Workers are more likely to be killed or injured while working in a construction job than any other in Australia, according to National Safe Work Australia figures released in September.
Safe Work Australia’s industry snapshot for construction revealed that fatalities are still relatively high in that industry, with three deaths per 100,000 workers, and 8.1 serious claims per million hours worked.
The construction services sub-sector still accounts for 63.7% of serious claims and 62% of worker fatalities, with falls from height being the category responsible for the highest number of fatalities.
So should we just accept that construction is a dangerous game and get over it, or can we do something about it?
Certainly there is adequate training and safety equipment mandated by law to prevent most of these deaths and injuries, so why are they still so high? At least part of the answer could be found in the implementation of height safety training.
You see, height safety training isn’t always adequate. Why? Because some training organisations are cutting courses to the bare bones and reducing prices to increase their market share… And they’re getting away with it, because the governing body ASQA currently provides no timeframe guidance for units of competence or courses.
But what do they keep and what do they throw out? Imagine cutting an apprenticeship in half, just cutting some units down to bare outlines. Would you be happy to hire new tradesmen from those courses? Would you put them at the same level as tradies who’d completed full apprenticeships?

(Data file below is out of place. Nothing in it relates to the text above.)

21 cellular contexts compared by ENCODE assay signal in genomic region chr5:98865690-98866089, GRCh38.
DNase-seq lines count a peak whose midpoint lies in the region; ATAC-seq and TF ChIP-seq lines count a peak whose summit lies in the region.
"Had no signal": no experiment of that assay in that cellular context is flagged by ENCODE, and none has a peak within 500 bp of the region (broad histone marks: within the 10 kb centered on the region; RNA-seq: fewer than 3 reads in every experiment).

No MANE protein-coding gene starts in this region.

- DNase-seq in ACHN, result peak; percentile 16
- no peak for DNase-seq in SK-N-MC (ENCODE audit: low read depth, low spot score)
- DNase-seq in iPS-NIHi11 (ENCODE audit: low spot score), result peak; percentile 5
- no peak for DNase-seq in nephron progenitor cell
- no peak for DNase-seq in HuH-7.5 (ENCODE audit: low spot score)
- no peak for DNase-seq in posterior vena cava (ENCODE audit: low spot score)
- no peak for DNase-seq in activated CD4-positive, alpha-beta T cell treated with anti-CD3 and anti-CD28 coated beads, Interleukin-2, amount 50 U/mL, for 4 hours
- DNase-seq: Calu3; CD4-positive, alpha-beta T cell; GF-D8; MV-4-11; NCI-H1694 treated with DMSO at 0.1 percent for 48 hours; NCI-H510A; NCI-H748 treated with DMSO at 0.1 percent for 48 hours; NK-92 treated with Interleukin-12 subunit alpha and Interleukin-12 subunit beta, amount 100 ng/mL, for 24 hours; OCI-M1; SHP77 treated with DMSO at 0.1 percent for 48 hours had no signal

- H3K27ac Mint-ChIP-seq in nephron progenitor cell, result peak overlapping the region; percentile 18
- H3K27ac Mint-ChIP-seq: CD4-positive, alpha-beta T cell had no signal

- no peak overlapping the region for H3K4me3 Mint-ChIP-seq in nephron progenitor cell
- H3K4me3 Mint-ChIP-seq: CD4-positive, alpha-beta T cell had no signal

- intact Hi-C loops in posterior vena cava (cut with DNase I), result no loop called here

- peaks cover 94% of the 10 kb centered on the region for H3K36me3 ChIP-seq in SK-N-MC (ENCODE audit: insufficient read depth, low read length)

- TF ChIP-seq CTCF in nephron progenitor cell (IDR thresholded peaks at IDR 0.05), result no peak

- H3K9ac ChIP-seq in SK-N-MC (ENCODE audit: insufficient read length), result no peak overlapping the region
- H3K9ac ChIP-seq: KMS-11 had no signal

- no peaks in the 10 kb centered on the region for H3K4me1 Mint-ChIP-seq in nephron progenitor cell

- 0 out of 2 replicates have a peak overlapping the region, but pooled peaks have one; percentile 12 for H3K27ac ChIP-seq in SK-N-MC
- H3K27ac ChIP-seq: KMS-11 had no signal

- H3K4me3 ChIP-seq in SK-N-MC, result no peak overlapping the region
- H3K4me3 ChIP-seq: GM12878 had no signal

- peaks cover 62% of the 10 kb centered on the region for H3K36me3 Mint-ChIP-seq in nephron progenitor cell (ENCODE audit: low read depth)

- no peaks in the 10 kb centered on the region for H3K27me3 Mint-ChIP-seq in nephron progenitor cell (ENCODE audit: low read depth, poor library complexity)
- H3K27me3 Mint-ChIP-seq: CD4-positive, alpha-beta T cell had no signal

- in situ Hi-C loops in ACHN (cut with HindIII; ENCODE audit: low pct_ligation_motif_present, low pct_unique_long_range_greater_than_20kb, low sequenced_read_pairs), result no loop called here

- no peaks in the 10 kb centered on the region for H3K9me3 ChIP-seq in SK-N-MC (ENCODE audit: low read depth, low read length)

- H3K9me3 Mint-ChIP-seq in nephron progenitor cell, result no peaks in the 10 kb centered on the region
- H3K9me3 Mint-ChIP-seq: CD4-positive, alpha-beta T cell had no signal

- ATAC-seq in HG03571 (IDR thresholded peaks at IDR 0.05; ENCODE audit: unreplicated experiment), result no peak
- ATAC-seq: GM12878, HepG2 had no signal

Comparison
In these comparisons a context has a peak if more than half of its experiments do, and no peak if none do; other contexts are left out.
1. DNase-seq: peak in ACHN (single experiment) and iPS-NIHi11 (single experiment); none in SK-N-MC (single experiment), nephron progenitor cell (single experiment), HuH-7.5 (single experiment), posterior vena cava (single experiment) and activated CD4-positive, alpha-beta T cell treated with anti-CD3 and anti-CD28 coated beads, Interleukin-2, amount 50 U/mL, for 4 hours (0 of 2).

The same applies to safety training. Imagine your workforce having just a bare-bones command of the safety knowledge they require for their jobs. That’s exactly what is happening to some companies.
Invariably management is unaware that their staff do not have the training necessary to apply in an emergency, they only have a piece of paper or a card outlining what they should know.
That missing knowledge could well be what the worker needed to prevent a fall in a certain situation they find themselves in.
In the event of a death resulting from that inadequate training, management would probably escape penalties as they technically fulfilled their obligations under the WHS act – but there’s no escaping the disruption and loss of income resulting from the effect on the morale of other workers.
It’s only a matter of time before there is a test case resulting from inadequate training and somebody will be held liable for a death or serious injury. We would hope it is the RTO who has cut corners to increase profits – but responsibility could be shared by the employer. After all, ignorance has never been a defense in any Australian court.
If you’re not sure how good the training that you’re currently receiving is, you might like to benchmark it against training that is credible and effective. To allow you to do that, Zokal have an offer for October and November.
We’ll let you send two management staff members to any height safety or confined space course we run for free. Click here to book your free training now!
Note: This article first appeared in Linkedin: https://www.linkedin.com/pulse/construction-still-most-dangerous-industry-australian-james-prout/